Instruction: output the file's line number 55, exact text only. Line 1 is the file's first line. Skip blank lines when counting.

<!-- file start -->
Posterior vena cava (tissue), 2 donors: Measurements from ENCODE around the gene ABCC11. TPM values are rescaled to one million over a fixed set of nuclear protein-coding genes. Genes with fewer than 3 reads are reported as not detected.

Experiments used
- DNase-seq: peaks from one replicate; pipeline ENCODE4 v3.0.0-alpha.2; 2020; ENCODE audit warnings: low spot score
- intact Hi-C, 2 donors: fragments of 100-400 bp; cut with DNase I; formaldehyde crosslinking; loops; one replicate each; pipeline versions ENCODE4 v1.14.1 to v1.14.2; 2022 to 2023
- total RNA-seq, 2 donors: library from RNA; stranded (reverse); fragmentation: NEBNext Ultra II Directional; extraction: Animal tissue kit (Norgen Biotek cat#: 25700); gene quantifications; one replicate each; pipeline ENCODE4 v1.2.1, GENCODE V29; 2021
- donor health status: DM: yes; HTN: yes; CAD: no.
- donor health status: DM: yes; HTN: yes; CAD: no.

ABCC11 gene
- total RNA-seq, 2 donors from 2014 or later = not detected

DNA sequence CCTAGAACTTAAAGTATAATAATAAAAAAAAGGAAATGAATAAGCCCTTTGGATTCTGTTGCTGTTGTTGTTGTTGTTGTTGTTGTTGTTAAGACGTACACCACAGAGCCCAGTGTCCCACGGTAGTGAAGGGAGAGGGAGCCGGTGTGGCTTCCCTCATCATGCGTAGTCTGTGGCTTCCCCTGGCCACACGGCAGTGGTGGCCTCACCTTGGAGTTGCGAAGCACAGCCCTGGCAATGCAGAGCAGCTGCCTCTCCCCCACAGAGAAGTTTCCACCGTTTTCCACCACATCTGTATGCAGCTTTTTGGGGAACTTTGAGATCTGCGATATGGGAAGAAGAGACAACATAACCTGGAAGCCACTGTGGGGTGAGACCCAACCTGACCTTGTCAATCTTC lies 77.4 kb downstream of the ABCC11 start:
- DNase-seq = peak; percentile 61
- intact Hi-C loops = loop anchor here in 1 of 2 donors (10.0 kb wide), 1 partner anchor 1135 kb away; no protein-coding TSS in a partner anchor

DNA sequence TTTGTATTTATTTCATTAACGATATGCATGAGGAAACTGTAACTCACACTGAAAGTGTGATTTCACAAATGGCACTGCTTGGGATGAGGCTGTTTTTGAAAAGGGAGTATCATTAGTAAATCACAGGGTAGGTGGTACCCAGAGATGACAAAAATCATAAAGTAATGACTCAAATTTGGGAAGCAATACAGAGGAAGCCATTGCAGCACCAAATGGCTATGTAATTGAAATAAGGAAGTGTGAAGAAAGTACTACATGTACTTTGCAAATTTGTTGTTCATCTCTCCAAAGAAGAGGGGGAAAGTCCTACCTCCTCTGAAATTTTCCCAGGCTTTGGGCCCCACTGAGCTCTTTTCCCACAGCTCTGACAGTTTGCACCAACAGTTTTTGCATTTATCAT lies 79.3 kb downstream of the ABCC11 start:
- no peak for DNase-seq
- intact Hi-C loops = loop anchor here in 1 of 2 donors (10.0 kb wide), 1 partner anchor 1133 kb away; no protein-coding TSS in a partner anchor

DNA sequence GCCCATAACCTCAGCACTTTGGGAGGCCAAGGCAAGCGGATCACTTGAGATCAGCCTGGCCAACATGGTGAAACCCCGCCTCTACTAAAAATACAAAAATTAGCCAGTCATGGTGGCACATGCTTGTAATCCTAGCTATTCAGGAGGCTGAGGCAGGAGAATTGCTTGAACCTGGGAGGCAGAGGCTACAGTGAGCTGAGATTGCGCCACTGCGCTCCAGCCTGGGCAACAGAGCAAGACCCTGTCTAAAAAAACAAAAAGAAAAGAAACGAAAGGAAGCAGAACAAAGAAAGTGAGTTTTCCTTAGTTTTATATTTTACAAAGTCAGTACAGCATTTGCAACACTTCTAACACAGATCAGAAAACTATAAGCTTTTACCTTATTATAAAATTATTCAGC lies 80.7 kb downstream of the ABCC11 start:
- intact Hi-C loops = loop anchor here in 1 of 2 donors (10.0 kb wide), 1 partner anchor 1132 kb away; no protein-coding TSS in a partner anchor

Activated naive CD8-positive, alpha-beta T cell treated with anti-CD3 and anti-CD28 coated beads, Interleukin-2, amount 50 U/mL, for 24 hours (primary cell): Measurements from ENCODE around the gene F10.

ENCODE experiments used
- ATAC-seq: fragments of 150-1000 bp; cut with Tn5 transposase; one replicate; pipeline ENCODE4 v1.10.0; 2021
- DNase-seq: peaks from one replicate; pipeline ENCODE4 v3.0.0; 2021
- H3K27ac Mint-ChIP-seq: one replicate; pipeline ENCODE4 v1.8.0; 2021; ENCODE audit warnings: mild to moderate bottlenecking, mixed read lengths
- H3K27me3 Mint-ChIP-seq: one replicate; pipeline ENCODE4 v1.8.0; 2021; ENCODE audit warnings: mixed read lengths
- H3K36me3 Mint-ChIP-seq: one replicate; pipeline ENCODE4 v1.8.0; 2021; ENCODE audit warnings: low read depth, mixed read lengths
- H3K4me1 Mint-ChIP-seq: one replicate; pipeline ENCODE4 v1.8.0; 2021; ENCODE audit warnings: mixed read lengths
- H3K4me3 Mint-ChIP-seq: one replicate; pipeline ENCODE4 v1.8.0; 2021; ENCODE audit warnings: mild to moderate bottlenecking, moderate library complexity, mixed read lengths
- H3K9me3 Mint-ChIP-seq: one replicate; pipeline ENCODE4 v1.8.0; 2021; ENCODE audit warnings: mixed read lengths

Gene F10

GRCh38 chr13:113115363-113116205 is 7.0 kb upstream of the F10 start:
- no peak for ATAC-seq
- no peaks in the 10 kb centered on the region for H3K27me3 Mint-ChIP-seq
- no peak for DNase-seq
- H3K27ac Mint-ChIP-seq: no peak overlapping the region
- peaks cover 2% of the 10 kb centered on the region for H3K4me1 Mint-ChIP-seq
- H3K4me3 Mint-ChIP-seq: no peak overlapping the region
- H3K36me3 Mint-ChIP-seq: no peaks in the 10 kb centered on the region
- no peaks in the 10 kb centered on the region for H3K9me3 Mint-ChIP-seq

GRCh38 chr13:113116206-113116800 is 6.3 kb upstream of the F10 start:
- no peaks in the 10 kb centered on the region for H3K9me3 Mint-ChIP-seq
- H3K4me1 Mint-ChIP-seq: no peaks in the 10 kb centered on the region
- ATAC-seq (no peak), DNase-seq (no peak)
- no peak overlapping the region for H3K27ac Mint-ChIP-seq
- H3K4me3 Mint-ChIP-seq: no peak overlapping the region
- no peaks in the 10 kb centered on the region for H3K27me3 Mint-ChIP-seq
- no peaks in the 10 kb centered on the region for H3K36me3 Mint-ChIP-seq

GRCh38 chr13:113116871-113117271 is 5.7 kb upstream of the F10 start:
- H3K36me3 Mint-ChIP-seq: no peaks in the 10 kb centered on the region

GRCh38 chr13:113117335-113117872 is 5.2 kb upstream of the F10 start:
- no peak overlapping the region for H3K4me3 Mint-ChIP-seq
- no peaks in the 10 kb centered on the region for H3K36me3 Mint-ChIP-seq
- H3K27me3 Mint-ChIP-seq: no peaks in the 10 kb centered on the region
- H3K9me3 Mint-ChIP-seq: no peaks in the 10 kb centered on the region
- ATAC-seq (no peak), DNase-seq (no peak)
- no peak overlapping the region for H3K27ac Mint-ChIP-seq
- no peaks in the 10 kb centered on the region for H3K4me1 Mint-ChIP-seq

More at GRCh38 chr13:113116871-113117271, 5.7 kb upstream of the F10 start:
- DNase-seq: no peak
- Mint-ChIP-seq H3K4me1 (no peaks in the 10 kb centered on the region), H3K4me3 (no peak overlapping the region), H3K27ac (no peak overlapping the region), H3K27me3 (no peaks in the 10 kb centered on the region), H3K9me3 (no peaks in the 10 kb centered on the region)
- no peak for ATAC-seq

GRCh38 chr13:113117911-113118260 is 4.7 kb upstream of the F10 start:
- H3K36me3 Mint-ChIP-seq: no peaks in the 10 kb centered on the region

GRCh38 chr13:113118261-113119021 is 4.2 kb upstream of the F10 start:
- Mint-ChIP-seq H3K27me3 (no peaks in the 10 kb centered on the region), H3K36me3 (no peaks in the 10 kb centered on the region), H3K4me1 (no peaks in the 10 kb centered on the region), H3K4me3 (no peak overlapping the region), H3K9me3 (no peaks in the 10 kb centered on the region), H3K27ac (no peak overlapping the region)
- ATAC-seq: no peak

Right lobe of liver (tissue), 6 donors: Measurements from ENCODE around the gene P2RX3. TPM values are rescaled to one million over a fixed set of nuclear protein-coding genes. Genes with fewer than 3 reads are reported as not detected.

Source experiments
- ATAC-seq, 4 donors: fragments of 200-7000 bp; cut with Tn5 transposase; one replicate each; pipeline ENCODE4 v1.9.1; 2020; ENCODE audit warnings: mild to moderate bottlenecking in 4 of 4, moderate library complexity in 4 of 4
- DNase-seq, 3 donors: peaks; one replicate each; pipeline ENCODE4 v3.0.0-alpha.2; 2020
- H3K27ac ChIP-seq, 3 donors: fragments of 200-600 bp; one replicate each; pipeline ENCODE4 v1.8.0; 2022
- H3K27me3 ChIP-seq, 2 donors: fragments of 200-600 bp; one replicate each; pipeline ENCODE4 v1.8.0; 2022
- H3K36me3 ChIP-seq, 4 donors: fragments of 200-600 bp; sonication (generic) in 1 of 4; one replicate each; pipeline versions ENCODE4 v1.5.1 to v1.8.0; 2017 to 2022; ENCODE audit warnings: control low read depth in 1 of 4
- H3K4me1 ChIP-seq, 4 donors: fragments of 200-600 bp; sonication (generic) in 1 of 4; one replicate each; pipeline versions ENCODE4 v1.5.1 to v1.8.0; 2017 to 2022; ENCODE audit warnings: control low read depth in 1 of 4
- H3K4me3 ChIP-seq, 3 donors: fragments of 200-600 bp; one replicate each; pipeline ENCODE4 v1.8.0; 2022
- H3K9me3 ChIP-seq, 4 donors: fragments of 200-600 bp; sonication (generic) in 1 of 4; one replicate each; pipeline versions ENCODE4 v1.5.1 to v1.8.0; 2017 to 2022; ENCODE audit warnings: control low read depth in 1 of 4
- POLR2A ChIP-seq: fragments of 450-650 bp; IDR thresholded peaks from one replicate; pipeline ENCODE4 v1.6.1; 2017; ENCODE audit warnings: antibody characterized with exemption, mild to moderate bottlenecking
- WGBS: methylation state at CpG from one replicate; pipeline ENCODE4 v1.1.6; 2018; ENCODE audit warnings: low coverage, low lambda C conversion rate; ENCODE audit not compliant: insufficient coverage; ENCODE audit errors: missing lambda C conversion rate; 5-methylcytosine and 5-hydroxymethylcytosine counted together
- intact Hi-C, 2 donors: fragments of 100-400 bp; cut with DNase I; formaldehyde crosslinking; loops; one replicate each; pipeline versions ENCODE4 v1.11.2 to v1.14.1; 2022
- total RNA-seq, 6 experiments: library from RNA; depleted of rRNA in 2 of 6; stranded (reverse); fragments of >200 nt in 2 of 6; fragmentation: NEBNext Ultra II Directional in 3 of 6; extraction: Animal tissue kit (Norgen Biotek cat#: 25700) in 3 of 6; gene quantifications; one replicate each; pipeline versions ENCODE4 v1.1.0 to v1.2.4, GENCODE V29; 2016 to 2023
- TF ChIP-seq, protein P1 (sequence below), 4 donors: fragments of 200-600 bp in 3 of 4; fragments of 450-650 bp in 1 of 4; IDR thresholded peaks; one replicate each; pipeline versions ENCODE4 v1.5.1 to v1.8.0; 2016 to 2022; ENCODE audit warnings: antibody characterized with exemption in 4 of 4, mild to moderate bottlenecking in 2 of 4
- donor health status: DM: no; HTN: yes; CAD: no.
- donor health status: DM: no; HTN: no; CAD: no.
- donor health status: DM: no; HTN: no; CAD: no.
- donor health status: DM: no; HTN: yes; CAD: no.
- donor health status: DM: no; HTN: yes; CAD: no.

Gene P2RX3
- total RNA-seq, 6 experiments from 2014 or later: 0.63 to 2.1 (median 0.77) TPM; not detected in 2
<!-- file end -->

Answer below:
- no peaks in the 10 kb centered on the region for H3K4me1 Mint-ChIP-seq